The Conservancy at 40: Southern California Wetlands Recovery Project

Mugu_webWetlands were the cradle of life on the earth’s surface. They are still among the planet’s richest environments and offer countless benefits to people. Acre for acre, wetlands are one of the most productive wildlife habitats on earth. They are nurseries for fish, including important commercial species, and are necessary for the survival of many migratory and resident birds. They improve water quality and recharge groundwater aquifers. They help protect coastal communities from flooding that results from storms and sea level rise while capturing and storing a significant amount of carbon dioxide, a potent greenhouse gas. And finally, they provide opportunities for education and public recreation while boosting local economies. For more than a century, most of California’s wetlands were filled and converted to other uses.  Almost half of estuarine wetlands have been completely lost, while 75% of vegetated estuarine wetlands have been lost. And many more have been converted to a different wetland type.  Along California’s South Coast a number of key patches remain. Some are in excellent shape, while others are in desperate need of repair.

The Coastal Conservancy’s work on coastal wetlands goes back to our very beginning in 1978. In order to increase regional coordination and communication among public agencies, nonprofit organizations and community members who had a vested interest in Southern California’s wetlands, the Southern California Wetlands Recovery Project (WRP) was created in 1997 and has been working to re-establish a healthy mosaic of wetlands, rivers, and streams from San Diego to Santa Barbara counties. The WRP—chaired by the California Natural Resources Agency and staffed by the Coastal Conservancy—is made up of 18 State and federal agencies working with scientists, local governments, conservation groups, businesses, and educators, a true collaboration.  Over the past 15 years more than $631 million has been invested in 206 wetlands projects. The State of California has contributed more than half of that funding.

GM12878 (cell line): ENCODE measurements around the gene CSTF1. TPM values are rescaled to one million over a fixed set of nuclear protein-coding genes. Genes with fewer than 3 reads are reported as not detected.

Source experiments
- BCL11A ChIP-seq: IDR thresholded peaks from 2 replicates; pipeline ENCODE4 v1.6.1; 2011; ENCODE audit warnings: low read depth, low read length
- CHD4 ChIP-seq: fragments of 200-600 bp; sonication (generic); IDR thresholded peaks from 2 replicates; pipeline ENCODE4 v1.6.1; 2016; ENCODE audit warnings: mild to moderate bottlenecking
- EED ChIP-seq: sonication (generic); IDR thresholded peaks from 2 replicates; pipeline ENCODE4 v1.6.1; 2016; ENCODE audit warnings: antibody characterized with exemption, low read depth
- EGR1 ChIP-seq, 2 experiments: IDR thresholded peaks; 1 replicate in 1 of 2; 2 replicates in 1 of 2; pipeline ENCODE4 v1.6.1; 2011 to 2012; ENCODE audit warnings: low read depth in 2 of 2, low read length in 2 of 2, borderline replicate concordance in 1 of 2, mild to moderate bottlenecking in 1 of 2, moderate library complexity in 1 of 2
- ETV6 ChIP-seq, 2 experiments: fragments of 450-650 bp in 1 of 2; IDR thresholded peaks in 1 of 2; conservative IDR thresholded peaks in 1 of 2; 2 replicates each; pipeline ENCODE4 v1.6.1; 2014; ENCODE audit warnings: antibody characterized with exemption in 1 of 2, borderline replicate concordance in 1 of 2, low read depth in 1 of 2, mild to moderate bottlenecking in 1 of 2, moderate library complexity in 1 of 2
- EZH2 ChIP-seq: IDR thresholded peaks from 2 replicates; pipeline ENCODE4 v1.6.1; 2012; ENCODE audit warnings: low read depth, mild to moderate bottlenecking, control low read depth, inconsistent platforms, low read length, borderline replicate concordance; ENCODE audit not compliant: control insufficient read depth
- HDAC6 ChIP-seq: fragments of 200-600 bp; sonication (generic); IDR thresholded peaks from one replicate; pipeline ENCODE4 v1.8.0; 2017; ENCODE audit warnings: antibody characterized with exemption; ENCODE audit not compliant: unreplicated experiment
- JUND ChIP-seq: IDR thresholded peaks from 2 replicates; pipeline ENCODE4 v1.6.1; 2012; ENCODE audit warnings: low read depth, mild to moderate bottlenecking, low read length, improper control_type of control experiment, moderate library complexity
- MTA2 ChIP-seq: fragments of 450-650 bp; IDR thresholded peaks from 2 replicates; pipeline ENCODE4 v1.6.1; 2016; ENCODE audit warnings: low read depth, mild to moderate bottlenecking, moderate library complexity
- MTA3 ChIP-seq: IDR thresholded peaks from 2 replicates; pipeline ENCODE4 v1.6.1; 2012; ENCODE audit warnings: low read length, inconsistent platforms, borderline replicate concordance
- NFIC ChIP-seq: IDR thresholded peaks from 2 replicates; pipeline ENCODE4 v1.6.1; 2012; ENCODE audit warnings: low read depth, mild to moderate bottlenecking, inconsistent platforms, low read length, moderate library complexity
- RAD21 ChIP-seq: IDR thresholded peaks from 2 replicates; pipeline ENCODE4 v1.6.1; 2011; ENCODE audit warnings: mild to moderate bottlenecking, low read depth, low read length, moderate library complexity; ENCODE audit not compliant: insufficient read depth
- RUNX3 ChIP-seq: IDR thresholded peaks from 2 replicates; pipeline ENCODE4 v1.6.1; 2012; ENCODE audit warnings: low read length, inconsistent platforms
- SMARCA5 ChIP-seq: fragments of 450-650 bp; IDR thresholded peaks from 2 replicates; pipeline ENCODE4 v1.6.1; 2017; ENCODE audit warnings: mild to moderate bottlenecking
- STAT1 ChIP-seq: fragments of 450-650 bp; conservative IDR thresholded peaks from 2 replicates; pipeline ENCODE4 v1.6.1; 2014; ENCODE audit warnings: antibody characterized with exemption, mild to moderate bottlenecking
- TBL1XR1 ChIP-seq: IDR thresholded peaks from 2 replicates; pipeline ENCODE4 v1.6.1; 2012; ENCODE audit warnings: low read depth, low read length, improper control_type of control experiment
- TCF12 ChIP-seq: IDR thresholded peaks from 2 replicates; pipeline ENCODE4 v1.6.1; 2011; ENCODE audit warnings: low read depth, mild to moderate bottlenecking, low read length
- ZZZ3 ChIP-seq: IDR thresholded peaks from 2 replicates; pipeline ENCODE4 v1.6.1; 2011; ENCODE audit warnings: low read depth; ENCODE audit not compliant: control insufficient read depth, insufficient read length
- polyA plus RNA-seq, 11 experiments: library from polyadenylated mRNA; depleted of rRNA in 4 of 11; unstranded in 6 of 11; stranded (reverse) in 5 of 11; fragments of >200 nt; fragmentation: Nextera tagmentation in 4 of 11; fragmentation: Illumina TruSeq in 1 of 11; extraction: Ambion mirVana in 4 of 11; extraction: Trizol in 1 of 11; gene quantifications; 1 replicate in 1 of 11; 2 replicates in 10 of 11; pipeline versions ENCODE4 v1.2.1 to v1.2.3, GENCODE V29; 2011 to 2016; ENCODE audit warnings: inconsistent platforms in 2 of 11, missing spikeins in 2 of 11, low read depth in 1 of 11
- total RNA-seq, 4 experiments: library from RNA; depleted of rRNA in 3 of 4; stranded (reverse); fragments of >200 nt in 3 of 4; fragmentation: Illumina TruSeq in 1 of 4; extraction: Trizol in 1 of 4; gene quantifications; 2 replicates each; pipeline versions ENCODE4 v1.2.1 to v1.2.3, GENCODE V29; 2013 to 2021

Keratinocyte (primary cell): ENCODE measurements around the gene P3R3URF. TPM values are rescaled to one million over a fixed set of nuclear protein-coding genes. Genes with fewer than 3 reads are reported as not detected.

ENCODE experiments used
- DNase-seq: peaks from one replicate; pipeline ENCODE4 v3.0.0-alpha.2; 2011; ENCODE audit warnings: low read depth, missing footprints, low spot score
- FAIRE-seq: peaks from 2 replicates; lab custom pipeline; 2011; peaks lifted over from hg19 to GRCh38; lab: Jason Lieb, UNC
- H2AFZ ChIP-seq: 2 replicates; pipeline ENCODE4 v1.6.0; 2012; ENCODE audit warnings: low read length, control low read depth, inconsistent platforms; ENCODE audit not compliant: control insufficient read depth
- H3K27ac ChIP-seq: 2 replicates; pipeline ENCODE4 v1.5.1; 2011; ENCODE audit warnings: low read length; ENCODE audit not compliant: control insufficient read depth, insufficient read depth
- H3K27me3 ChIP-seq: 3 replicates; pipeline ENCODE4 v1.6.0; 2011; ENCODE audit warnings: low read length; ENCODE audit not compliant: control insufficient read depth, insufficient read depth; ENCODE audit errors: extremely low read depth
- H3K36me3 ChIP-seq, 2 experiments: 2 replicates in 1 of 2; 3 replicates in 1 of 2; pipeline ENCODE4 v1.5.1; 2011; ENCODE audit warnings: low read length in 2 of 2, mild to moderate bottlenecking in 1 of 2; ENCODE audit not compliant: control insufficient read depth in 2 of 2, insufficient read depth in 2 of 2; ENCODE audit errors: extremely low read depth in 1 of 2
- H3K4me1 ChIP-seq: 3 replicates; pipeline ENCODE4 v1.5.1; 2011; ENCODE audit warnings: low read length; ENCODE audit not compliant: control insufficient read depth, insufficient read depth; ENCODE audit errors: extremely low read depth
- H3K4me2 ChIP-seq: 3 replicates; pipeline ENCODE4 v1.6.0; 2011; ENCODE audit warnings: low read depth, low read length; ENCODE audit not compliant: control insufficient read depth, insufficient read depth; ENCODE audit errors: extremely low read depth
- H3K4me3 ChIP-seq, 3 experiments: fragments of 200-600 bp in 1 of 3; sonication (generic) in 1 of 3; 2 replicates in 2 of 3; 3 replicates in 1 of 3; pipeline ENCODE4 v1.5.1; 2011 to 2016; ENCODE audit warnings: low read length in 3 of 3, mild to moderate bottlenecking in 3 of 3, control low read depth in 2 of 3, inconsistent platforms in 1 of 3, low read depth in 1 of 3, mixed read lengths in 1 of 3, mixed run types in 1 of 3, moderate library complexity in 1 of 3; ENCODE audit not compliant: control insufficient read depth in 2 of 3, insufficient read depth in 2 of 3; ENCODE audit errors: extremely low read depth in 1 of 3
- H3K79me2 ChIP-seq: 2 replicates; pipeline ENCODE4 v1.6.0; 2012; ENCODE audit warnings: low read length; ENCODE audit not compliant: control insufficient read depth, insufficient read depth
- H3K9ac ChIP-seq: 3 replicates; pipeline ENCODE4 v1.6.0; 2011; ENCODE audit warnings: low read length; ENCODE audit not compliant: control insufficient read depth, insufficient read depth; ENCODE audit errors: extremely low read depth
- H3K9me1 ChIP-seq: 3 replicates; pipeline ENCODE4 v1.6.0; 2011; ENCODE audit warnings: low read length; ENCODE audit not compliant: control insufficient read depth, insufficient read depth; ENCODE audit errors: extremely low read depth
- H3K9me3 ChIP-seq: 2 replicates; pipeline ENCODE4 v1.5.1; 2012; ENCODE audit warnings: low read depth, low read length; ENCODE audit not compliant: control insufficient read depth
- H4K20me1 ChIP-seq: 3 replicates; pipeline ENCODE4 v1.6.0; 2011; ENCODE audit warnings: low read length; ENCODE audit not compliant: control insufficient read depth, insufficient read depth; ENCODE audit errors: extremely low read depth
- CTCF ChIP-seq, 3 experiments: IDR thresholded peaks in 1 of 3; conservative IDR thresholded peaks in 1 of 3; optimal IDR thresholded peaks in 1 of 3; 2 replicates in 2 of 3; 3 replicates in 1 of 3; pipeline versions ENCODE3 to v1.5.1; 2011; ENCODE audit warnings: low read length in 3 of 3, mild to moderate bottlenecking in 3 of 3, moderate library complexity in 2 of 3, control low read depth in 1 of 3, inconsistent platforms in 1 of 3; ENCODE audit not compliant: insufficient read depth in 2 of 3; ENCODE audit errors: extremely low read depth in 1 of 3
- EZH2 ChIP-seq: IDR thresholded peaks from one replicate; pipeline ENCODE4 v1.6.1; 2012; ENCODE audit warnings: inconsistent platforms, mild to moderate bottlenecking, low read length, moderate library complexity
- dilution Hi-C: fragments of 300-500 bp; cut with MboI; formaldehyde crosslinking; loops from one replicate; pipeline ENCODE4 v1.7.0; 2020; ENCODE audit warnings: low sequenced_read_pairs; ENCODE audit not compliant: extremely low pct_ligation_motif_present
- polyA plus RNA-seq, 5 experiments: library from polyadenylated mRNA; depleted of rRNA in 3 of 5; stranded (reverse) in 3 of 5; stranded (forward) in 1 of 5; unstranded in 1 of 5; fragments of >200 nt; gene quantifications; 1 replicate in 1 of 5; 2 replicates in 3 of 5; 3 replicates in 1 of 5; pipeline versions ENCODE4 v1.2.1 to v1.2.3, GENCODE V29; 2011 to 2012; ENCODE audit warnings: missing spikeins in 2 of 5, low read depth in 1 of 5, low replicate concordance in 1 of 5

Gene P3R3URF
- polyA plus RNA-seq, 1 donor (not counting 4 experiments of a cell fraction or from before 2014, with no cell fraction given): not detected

Dune overlook to salt marsh_cropped_Web

The WRP’s workplan identifies the priority projects for the region, projects like the Ormond Beach Wetlands in Ventura County. The goal of the Ormond Beach Wetlands project is to acquire and restore at least 1,200 acres and integrate these wetlands with the 3,000-acre Mugu Lagoon dunes and wetlands complex.  Public ownership will allow for restoration of most of the historic extent of the coastal  wetlands, beach, dunes and associated uplands that were there before conversion to industry and agriculture. A future final restoration design would restore historical lagoons, including related ecotones and grasslands, and allow room for sea level rise and storm erosion in accordance with climate change models.

And we don’t just work on the South Coast. The Coastal Conservancy has worked with public and private partners to protect and restore more than 50,000 acres of wetlands in coastal areas and around San Francisco Bay. The Conservancy has supported hundreds of wetlands projects and has been a leader of the State’s largest restoration efforts for the last 40 years!